Electricity from stagnant, flowing water
doi:10.1038/nindia.2020.4 Published online 13 January 2020
Researchers from the Indian Institute of Technology in Guwahati have invented graphene- and silica-based devices that can generate electricity from stagnant and flowing water.
These devices, they say, could potentially be used to make electricity from water stored in a bucket and water flowing from taps in household set-ups.
Besides emitting greenhouse gases, fossil fuel reserves are fast depleting, pushing researchers to look for alternative sources of energy.
To meet this challenge, the scientists, led by Kalyan Raidongia, designed a tiny generator using modified graphene flakes coated on filter papers1. They then tested its efficiency in extracting power from stagnant water collected from various sources such as lakes, rivers and seas.
They found that it was possible to generate power just by dipping the graphene-based device in these water sources. When dipped in various samples of stagnant water, it produced a voltage of up to 570 millivolts. It was stable and retained its power-generating efficiency for a few days.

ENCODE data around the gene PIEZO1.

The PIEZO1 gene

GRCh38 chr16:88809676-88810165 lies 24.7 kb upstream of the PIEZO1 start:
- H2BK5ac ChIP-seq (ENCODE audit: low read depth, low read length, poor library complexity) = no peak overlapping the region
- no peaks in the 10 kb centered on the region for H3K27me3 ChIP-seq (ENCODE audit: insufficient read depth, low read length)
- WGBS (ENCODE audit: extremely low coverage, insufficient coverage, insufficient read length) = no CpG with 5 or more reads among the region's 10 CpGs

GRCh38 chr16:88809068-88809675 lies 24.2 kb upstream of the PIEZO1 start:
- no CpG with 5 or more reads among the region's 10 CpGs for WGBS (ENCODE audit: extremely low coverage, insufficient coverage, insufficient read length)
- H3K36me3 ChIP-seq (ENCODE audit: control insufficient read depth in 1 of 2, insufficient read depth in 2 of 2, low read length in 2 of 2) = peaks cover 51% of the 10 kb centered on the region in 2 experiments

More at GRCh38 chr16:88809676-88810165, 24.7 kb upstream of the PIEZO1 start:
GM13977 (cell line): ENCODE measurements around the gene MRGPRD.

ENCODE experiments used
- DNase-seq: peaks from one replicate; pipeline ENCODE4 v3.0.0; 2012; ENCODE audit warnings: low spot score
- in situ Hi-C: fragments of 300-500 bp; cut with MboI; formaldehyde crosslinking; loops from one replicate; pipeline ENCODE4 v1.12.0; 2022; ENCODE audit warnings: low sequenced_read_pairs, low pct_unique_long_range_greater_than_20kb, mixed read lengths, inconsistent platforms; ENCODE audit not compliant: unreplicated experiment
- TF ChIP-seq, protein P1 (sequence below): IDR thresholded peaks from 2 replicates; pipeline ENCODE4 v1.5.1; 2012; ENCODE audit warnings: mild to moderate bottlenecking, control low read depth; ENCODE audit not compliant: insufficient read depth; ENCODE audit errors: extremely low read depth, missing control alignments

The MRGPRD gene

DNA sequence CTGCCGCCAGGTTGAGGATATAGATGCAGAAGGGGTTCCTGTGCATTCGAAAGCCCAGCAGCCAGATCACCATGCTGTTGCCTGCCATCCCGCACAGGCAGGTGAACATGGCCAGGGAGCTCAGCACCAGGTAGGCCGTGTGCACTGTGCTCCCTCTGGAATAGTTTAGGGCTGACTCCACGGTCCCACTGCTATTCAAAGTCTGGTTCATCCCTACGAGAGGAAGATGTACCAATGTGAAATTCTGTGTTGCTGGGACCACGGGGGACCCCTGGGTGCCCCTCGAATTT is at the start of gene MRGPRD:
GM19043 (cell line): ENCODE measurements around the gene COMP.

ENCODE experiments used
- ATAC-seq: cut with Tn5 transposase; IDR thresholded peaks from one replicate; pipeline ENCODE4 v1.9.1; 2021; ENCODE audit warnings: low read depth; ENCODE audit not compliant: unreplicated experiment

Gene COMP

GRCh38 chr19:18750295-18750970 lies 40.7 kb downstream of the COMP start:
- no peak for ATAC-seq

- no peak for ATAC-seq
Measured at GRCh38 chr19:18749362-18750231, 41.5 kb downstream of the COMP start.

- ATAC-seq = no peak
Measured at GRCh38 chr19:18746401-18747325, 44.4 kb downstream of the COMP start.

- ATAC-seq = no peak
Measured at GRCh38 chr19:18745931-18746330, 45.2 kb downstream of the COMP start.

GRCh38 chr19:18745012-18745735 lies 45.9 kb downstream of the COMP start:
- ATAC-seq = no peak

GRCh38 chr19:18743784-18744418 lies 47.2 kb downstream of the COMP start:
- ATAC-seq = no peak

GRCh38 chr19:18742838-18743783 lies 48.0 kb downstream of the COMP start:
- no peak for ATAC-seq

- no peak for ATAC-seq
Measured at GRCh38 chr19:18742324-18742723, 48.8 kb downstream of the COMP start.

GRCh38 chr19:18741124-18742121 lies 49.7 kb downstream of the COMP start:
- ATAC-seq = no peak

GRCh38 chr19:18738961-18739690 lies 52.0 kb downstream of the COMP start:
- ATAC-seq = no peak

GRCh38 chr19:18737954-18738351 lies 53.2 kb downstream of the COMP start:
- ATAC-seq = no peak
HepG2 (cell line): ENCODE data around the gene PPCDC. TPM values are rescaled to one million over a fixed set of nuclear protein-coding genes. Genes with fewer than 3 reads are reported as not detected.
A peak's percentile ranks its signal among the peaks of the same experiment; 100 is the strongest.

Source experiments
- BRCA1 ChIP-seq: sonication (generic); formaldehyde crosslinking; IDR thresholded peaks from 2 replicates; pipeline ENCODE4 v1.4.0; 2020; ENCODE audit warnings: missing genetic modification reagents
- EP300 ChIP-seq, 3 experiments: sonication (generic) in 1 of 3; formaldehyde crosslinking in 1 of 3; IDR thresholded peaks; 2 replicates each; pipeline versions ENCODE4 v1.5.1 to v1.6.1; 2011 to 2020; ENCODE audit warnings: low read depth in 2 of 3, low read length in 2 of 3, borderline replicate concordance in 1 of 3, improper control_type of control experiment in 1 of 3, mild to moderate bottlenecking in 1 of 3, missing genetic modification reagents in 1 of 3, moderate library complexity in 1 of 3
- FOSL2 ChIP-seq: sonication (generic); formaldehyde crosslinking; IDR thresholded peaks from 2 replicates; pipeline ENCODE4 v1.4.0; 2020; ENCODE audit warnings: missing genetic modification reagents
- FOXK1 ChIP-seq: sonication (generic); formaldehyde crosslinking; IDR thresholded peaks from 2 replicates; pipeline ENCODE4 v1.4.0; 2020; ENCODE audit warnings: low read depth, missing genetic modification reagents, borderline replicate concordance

Next, the researchers designed a device using close-packed silica spheres with tiny channels2. The silica-sphere-based device generated power from steaming water. It is possible to enhance its power-generating efficiency by changing the diameter and number of the silica spheres, and the pH of streaming water.
Although the devices generate small voltages, they are a step closer to the development of safe and reliable alternative power sources that can eventually reduce the load on a centralised grid, the researchers say.
1. Deka, J. Electrical power generation from the contrasting interfacial activities of boron- and nitrogen-doped reduced graphene oxide membranes. ACS. Appl. Nano. Mater. (2019) doi: 10.1021/acsanm.9b02049
2. Saha, K. et al. Energy from the nanofluidic transport of water through nanochannels between packed silica spheres. ACS. Appl. Nano. Mater. 2, 5850-5856 (2019)